In my experience, I see AZA as an opportunity for small institutions to have just as much of a voice as larger ones. It’s about being active in participation and inserting yourself in dialogue regarding topics, or striving to obtain roles in committees, TAG’s, SAG’s, etc… I actually see a good diversity of small and large institutions' reps as AZA inspectors, commission members, and within the steering committees I am on.
Also, being active on AZA network discussions is a great place to start. We also have had other locations that were more private on site that became natural nursing areas such as a secluded court-yard spaces and a rarely used staff hallway.
However, if any guest inquires about this kind of need, we will gladly open up any classroom space, meeting room, or other unoccupied location to assist them. We will have a staff member “stand guard” to ensure privacy until the guest is finished.
Being a museum and aquarium as well as a zoo, we are lucky in that we are not as impacted by a slow season as others may be. We do have a significant amount of indoor space which helps us greatly during cold or inclement weather.
We try to provide more program opportunities also in the slower months and make connections to holidays and snowy weather via social media to highlight fun event days or great photo ops. We also are investigating a holiday lights program for next winter, which has been very successful for other institutions.
Invitations, coupons and discounts to special events, exhibit openings and new Hemisphere shows. We just wrapped up a very successful capital campaign where we far exceeded our fundraising goals.
Our local community is more likely to be our members and also more likely the guests to participate in our extra activities like camps, special events, and other unique programs. We also try to do joint promotions with other large events that may be in our area and already drawing in an outside crowd.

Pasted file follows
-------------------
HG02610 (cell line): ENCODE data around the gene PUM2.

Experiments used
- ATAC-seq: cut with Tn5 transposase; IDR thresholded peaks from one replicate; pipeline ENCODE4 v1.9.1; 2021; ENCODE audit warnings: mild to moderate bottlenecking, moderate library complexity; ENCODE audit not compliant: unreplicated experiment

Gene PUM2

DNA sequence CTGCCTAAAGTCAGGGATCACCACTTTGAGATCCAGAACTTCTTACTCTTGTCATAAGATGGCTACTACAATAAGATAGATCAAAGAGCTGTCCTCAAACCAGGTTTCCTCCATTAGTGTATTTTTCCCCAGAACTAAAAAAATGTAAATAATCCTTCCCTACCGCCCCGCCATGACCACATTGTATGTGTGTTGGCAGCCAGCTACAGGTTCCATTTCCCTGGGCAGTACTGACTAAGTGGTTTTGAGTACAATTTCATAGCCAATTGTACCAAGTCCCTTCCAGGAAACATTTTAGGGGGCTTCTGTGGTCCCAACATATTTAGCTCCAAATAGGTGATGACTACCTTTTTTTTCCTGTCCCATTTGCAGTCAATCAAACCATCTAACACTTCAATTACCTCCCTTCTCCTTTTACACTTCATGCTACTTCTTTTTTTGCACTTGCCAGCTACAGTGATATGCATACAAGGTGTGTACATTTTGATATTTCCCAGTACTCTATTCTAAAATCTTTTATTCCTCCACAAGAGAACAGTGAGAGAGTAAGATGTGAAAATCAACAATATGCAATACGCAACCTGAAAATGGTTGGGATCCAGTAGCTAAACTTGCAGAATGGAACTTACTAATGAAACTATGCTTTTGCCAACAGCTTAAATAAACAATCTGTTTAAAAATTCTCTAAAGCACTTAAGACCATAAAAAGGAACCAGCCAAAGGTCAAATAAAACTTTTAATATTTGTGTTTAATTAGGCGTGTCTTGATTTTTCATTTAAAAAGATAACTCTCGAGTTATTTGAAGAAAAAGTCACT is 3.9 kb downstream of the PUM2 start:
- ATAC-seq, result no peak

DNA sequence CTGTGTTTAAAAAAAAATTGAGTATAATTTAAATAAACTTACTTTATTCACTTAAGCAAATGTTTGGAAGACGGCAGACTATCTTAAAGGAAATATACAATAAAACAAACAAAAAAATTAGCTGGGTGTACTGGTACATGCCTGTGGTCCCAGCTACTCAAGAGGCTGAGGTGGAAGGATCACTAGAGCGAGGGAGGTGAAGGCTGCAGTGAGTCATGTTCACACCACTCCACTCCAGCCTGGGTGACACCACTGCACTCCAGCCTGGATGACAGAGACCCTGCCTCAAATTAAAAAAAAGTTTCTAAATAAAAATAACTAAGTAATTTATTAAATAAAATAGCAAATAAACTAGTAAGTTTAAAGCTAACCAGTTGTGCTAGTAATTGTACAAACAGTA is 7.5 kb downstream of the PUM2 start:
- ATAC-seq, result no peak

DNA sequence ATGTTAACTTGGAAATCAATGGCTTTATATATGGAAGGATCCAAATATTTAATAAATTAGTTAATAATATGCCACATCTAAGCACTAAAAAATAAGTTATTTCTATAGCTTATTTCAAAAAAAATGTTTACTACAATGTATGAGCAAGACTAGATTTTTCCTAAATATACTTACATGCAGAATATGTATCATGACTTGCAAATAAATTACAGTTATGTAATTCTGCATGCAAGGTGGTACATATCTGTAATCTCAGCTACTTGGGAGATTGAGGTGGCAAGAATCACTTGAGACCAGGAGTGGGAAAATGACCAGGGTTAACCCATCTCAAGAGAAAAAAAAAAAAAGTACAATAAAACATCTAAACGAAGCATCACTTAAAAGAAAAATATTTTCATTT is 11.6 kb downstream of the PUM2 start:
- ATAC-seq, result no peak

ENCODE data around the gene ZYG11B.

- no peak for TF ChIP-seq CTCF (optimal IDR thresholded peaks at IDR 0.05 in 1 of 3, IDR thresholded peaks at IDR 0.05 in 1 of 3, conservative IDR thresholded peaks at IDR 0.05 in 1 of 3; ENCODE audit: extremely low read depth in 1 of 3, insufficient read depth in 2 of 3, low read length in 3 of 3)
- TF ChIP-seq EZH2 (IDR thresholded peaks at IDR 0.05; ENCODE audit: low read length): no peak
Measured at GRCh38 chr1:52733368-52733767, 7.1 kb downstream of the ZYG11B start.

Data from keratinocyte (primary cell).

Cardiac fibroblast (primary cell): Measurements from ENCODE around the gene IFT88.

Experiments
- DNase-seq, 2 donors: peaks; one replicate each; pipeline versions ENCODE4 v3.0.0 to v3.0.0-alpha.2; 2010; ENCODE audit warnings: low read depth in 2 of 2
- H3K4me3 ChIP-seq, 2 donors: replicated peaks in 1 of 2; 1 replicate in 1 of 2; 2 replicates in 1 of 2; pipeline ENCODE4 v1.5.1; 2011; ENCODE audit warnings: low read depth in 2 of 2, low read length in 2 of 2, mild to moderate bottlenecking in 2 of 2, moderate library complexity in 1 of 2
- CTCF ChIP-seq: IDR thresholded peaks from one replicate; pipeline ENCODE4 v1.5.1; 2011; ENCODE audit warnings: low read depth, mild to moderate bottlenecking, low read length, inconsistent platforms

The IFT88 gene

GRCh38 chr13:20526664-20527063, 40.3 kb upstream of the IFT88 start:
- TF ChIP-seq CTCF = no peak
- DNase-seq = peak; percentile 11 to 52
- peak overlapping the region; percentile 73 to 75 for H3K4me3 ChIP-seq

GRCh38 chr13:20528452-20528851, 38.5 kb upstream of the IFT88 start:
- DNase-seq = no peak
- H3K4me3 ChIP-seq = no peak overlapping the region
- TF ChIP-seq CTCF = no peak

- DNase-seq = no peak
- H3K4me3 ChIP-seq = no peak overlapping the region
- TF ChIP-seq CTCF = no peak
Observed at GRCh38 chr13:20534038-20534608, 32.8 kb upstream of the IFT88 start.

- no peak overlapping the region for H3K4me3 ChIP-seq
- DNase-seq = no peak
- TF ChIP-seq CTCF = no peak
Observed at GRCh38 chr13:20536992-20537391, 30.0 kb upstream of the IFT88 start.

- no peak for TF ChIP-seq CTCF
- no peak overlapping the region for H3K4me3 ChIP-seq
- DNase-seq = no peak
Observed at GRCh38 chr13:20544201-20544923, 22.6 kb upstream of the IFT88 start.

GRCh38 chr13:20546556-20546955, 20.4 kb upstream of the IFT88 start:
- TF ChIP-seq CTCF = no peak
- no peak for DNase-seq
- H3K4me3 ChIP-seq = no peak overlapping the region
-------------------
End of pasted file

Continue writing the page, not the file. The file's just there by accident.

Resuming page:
He had been from other AZA facilities and recognized the importance of striving for and achieving best practices which in turn create better guest experiences and increased attendance and revenue. Additionally, becoming AZA accredited provides a wealth of opportunities to gain resources from other staff and institutions, work with sustainable animal collections, grow in staff professional development, and have more of a collective power in conservation and research.
Do you find staff use a small facility as a stepping stone to gain experience and then leave when trained up? Certainly, some staff members use small facilities as a starter place to grow their experiences.
I also see just as many folks hitting a point where they want to step back from the large facilities and find better purpose and meaning with smaller institutions. We personally have had very little issue with staff retention and I, in fact, was one of those that sought out a smaller facility where I felt like I could be a part of something more in my position.
Finally, we also make a concerted effort to invest heavily in the staff we have. We may not draw the most experienced applicants initially, but we are very supportive of staff development and training.
Some may is afraid of doing this and then losing those folks to better jobs, but we have found that those staff members really appreciate the attention and effort put in to them and instead, it grows their loyalty. Well, certainly social media efforts have been one of the most affordable and effective ways to grow our brand.
We have a variety of campaigns that differ depending on the platform but include Facebook, Instagram, and YouTube the most. This past year, we did hire a consulting group to help us determine where we would be most effective in marketing.
Though this took a significant portion of our budget, it did also help us determine where we should and should not be spending our money and how visitors are best receiving information. We have used this data to start some more targeted media advertising through smart-phone ad beacon technology.
Though this takes staff time, financially, it can be very affordable to make appearances at local events. The Owl at the Table blog posts are ongoing features focusing on interviews with the passionate staff from small institutions.